In his latest Four Corners column, Jon Daniel talks to multidisciplinary designer Atim Annette Oton.
Some days, posting what I think is hard but I know it is important. Three Lessons today to read:
Time, Lists and Numbers
Time waits for no man/woman. That sure is the statement of the century. I have been at Calabar imports for 10-1/2 years, December will make it 11, and one thing I have observed is that time flies fast, so I have been working with speed to do all the things that I have on my list – yes, that master list. I keep one. This year, the list included adding more locations – the result is 2 more. I keep that list around so I can see what I plan – and the list is a 6 year plan not a 5 year one, as it is in-tuned with my rhythm and life. 2018 is the next big shift but 2016 – as it will be 12 years at Calabar Imports. I take note that the number 6 is key to my life – my birthday is on the 6th, my home number has a 6, I watch it as a sign to note. #powerfulstuff
Stop Talking, Plan and take Action
I am a talker so when I tell anyone to stop talking – folks look back at me. But, when it comes to business, I stop talking and listen, then, I plan and take action. In order to stop talking, you have to have a Sustainable PLAN. Most people tell me that they have a plan but most plans I hear about are not innovative or realistic. The typical ones I hear are repeating the same actions – for example – selling at events as a vendor – nothing wrong with that option but after a year – what’s next? Why do I say that? It’s a maximum income of $25,000 a year – or at best $30,000. That’s a part-time job and not all that work it takes to vend. So I ask, what’s your next plan. When I suggest selling wholesale or doing a store, most vendors look at me like I am crazy, which makes me wonder – I am just suggesting options to grow your business. What it actually reveals to me is something most people do not realize – they have no plan beyond the vending process. It’s a choice to stay with the familiar and not take risk. So if there is no plan, there is no action.
Patience, Perseverance and Strategy
I am not a patient person, but running a business teaches you patience. So many folks around me are in a rush to make lots of money and be famous, I am the opposite – I take the slow road of consistency, grit and hard work. Some say it builds character but it really builds a strong foundation. I know this road well – in 2006 when the economy began to shift, I took note and shifted things – so I survived 2008. Then, a fire in 2011 not 2012 reinforced opportunity to grow and expand and I took the growth road. So 2015 will end with 2016 plans intact – a goal to increase the business by 2 times our size, fine tune it and increase revenue in particular areas and dominate in others. It take Perseverance to do this but not without a clear strategy. While others focused on the spotlight, I take the background and steer my business along – it is the way of the risk taker – and my strategies are not to do the expected – but to do what I know best – build a solid business. So many when I started our no longer here even with all the press and the bright lights. I learnt that lesson when I was at Parsons – the C students ran the companies while the A students worked for the companies. The C Strategy was to have fun, party and network. The A student followed the rules. Risk and Strategy beats the rules sometimes.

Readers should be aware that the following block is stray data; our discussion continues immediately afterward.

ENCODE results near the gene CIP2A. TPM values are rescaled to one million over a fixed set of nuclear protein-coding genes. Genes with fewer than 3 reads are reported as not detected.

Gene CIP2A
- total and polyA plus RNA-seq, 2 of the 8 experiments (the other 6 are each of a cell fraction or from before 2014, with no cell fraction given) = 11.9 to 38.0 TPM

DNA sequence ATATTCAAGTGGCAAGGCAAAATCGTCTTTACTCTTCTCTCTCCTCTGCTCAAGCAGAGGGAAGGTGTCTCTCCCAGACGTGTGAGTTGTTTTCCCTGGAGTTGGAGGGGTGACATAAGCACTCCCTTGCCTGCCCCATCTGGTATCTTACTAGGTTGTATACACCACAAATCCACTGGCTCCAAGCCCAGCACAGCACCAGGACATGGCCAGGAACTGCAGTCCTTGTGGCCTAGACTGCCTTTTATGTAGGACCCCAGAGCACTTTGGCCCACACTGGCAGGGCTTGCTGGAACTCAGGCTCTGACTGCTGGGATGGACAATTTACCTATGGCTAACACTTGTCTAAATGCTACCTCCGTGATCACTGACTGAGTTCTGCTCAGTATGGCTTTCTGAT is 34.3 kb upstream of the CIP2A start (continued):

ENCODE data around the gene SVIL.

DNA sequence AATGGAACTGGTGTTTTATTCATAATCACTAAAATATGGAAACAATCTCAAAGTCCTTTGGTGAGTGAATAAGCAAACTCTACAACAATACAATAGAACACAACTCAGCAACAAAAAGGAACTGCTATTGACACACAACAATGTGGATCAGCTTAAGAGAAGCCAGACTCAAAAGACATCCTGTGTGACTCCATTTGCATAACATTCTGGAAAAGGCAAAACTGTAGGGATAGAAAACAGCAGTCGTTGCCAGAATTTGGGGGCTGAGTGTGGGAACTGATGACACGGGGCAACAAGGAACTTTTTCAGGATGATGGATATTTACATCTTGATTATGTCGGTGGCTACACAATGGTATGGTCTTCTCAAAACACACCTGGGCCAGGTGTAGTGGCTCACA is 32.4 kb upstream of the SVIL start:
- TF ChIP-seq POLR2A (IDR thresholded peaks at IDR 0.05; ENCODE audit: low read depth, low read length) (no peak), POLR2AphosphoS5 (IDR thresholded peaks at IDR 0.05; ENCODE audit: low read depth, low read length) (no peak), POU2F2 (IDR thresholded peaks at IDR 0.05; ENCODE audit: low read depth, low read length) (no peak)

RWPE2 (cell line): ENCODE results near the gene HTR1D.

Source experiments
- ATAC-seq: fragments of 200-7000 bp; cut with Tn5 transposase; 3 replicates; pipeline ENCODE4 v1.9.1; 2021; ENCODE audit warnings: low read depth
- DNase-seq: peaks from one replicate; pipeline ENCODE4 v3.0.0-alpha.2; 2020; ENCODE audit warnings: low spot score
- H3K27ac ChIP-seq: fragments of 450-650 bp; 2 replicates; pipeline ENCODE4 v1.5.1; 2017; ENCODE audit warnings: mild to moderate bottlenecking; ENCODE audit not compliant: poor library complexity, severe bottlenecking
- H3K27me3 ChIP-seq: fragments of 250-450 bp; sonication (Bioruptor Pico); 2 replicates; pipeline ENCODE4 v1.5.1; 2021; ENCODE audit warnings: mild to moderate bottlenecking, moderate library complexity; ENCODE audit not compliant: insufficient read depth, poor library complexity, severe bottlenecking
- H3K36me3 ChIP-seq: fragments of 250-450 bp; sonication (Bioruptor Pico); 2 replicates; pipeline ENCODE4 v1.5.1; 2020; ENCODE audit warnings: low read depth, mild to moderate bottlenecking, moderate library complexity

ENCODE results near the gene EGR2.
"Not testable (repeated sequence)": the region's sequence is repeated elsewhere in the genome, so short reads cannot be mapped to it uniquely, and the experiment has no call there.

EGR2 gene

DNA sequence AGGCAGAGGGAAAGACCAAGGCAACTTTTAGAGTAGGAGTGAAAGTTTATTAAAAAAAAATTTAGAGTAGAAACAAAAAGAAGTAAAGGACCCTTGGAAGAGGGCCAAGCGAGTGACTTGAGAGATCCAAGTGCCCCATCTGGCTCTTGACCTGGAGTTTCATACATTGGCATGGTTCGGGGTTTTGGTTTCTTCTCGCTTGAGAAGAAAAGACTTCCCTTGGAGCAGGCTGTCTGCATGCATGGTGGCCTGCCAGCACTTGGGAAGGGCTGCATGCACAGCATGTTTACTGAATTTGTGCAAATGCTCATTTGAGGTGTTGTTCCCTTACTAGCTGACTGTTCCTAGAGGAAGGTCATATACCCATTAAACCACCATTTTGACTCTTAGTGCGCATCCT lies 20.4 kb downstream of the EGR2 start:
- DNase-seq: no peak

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9 Designers and Artists I Know is a 2014 series of stories of nine designers and artists I know and admire as they navigate their world and produce art and design projects that make me want to work even harder. I repeat, I admire their talent, work and spirit.
by Atim Annette Oton
In my first blog about the 9 Designers and Artists I know on Hollis King, I hinted that the next generation was still trying to sort it out. Indeed, it made me think of three young product designers who were students at Parsons when I was there. They entered my life in ways that I think most of them did. Young, Quiet and ready to learn design. Each of these young women are individual, independent and at the cusp of sheer spectacular beauty in the work I see them produce now and there is in me the need to say, “take the leap”, your soul will thank you.
Cool, collected and very much the sophisticated Frida Kahlo-like Mexican American designer Johanna Flores was my student assistant at Parsons for 2 years when I was the Associate Chair of Product Design. She was fiery and cool at the same time and it was ceramics that brought out her passions and revealed her intensity to create shear beauty. Mexican chica, I used to call her silently, and then and now, I expected bursts of brilliance, so as I thought of the next generation, she and 2 others in this blog came to my mind as designers I admire and know. Selecting her and the other two and writing about them as one group was easy because I feel they are standing on the edge of the mountain and need to take that leap to soar.